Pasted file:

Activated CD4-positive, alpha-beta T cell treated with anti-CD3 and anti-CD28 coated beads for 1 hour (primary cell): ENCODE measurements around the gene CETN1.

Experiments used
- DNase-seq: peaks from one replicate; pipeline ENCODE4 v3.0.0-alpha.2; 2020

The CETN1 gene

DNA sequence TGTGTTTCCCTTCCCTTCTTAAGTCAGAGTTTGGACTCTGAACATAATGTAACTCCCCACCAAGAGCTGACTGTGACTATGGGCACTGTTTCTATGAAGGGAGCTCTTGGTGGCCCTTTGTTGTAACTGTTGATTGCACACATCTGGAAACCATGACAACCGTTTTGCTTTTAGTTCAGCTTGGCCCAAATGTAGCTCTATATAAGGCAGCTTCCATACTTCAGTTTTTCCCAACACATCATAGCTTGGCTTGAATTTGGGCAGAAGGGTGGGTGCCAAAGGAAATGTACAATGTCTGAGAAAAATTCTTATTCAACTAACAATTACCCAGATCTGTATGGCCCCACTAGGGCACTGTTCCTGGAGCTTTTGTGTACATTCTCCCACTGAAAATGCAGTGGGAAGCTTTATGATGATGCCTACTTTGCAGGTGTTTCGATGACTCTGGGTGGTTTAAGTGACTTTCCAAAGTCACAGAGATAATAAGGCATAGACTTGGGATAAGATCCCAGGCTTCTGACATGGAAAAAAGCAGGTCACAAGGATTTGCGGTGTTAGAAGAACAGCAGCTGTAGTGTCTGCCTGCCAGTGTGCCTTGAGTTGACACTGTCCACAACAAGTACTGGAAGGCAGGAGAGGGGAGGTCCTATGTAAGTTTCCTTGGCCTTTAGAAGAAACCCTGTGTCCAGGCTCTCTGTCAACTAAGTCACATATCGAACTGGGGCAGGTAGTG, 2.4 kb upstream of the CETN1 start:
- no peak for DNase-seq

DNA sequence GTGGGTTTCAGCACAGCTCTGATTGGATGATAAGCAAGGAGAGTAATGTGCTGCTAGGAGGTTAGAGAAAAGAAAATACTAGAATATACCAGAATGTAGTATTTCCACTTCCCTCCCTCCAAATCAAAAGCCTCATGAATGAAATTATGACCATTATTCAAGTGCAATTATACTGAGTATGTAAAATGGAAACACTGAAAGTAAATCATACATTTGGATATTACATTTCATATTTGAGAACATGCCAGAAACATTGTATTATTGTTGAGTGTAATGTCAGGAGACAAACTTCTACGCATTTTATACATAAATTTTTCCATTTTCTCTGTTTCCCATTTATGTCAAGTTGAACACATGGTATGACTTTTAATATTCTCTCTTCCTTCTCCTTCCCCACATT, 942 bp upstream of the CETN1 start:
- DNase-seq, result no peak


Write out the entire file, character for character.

Activated CD4-positive, alpha-beta T cell treated with anti-CD3 and anti-CD28 coated beads for 1 hour (primary cell): ENCODE measurements around the gene CETN1.

Experiments used
- DNase-seq: peaks from one replicate; pipeline ENCODE4 v3.0.0-alpha.2; 2020

The CETN1 gene

DNA sequence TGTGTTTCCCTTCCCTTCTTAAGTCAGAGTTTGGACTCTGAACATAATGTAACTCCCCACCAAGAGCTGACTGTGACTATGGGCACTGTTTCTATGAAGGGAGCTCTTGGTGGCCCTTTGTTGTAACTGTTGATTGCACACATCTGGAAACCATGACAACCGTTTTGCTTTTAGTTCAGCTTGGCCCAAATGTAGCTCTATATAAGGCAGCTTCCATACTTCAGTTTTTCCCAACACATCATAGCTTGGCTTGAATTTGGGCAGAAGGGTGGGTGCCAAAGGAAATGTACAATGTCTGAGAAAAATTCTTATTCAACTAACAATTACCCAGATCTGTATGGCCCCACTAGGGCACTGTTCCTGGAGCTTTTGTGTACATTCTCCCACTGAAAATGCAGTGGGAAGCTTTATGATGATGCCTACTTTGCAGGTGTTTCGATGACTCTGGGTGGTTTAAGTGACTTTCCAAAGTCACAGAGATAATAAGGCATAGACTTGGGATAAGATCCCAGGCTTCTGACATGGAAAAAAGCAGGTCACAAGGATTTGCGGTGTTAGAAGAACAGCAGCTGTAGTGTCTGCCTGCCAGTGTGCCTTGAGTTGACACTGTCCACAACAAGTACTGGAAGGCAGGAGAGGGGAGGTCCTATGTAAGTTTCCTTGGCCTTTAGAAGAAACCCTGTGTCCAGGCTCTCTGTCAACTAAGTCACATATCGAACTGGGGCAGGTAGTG, 2.4 kb upstream of the CETN1 start:
- no peak for DNase-seq

DNA sequence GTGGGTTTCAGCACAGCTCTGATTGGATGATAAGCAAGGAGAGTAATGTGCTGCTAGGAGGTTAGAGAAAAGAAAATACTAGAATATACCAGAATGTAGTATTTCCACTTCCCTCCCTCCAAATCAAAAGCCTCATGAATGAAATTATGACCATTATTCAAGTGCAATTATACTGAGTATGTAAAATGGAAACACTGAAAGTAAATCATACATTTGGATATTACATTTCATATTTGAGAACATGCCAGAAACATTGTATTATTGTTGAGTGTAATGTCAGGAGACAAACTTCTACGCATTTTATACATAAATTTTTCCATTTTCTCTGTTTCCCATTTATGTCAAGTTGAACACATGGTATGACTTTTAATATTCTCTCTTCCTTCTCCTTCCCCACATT, 942 bp upstream of the CETN1 start:
- DNase-seq, result no peak